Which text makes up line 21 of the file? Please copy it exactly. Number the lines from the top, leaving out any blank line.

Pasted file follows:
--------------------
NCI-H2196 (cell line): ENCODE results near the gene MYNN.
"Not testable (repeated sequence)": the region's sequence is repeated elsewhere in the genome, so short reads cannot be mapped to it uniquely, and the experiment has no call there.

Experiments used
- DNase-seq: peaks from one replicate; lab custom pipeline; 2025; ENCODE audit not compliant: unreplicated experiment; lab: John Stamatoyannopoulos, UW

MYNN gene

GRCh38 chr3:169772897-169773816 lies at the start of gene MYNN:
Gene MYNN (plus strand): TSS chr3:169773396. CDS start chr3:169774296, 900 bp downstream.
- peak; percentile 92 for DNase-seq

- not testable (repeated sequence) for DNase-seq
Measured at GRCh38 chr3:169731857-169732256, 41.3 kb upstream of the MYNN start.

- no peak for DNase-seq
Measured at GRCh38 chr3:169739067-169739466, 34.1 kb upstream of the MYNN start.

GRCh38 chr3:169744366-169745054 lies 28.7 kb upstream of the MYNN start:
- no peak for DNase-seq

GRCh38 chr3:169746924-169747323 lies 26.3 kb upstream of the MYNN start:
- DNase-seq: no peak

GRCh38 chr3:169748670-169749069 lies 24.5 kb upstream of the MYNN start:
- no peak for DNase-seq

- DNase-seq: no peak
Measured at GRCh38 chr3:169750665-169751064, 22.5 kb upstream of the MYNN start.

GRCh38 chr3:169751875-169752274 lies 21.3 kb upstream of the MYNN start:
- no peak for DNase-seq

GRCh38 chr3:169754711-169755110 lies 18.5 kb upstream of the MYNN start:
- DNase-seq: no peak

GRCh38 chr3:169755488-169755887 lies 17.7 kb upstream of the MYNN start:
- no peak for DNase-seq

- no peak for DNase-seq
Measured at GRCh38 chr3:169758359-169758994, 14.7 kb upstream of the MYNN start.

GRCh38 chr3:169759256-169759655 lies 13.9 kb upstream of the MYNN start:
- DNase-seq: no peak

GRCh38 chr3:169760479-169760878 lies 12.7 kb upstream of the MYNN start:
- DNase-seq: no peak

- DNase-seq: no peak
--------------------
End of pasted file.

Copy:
GRCh38 chr3:169751875-169752274 lies 21.3 kb upstream of the MYNN start: